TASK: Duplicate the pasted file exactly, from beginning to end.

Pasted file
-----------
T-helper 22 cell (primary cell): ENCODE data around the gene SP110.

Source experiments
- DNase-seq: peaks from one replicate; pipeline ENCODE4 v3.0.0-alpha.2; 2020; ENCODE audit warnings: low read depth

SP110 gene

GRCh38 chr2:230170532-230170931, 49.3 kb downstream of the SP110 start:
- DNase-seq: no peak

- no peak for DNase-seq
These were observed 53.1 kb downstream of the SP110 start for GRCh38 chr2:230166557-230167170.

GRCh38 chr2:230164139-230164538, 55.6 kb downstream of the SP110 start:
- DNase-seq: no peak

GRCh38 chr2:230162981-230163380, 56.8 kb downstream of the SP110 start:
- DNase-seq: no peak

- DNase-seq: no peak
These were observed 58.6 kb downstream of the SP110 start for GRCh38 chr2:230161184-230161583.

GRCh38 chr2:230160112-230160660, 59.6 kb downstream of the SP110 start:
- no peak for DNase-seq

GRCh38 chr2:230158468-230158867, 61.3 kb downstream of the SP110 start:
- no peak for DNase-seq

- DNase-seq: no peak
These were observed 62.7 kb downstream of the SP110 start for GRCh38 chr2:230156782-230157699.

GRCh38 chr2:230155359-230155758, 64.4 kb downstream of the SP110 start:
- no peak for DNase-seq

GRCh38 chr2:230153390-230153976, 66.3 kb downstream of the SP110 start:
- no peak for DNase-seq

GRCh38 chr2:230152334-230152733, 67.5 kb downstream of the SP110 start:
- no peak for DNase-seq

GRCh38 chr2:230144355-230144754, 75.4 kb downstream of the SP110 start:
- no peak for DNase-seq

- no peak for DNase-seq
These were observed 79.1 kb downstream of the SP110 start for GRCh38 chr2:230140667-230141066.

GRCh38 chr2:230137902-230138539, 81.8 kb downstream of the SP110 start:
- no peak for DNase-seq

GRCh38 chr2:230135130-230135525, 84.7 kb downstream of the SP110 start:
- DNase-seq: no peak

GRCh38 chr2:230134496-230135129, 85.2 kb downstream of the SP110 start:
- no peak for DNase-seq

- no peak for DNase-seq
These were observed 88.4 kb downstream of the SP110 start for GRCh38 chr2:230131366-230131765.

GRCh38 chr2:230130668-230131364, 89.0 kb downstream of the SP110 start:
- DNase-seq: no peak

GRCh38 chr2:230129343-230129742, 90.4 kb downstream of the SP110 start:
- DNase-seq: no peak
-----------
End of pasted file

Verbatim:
T-helper 22 cell (primary cell): ENCODE data around the gene SP110.

Source experiments
- DNase-seq: peaks from one replicate; pipeline ENCODE4 v3.0.0-alpha.2; 2020; ENCODE audit warnings: low read depth

SP110 gene

GRCh38 chr2:230170532-230170931, 49.3 kb downstream of the SP110 start:
- DNase-seq: no peak

- no peak for DNase-seq
These were observed 53.1 kb downstream of the SP110 start for GRCh38 chr2:230166557-230167170.

GRCh38 chr2:230164139-230164538, 55.6 kb downstream of the SP110 start:
- DNase-seq: no peak

GRCh38 chr2:230162981-230163380, 56.8 kb downstream of the SP110 start:
- DNase-seq: no peak

- DNase-seq: no peak
These were observed 58.6 kb downstream of the SP110 start for GRCh38 chr2:230161184-230161583.

GRCh38 chr2:230160112-230160660, 59.6 kb downstream of the SP110 start:
- no peak for DNase-seq

GRCh38 chr2:230158468-230158867, 61.3 kb downstream of the SP110 start:
- no peak for DNase-seq

- DNase-seq: no peak
These were observed 62.7 kb downstream of the SP110 start for GRCh38 chr2:230156782-230157699.

GRCh38 chr2:230155359-230155758, 64.4 kb downstream of the SP110 start:
- no peak for DNase-seq

GRCh38 chr2:230153390-230153976, 66.3 kb downstream of the SP110 start:
- no peak for DNase-seq

GRCh38 chr2:230152334-230152733, 67.5 kb downstream of the SP110 start:
- no peak for DNase-seq

GRCh38 chr2:230144355-230144754, 75.4 kb downstream of the SP110 start:
- no peak for DNase-seq

- no peak for DNase-seq
These were observed 79.1 kb downstream of the SP110 start for GRCh38 chr2:230140667-230141066.

GRCh38 chr2:230137902-230138539, 81.8 kb downstream of the SP110 start:
- no peak for DNase-seq

GRCh38 chr2:230135130-230135525, 84.7 kb downstream of the SP110 start:
- DNase-seq: no peak

GRCh38 chr2:230134496-230135129, 85.2 kb downstream of the SP110 start:
- no peak for DNase-seq

- no peak for DNase-seq
These were observed 88.4 kb downstream of the SP110 start for GRCh38 chr2:230131366-230131765.

GRCh38 chr2:230130668-230131364, 89.0 kb downstream of the SP110 start:
- DNase-seq: no peak

GRCh38 chr2:230129343-230129742, 90.4 kb downstream of the SP110 start:
- DNase-seq: no peak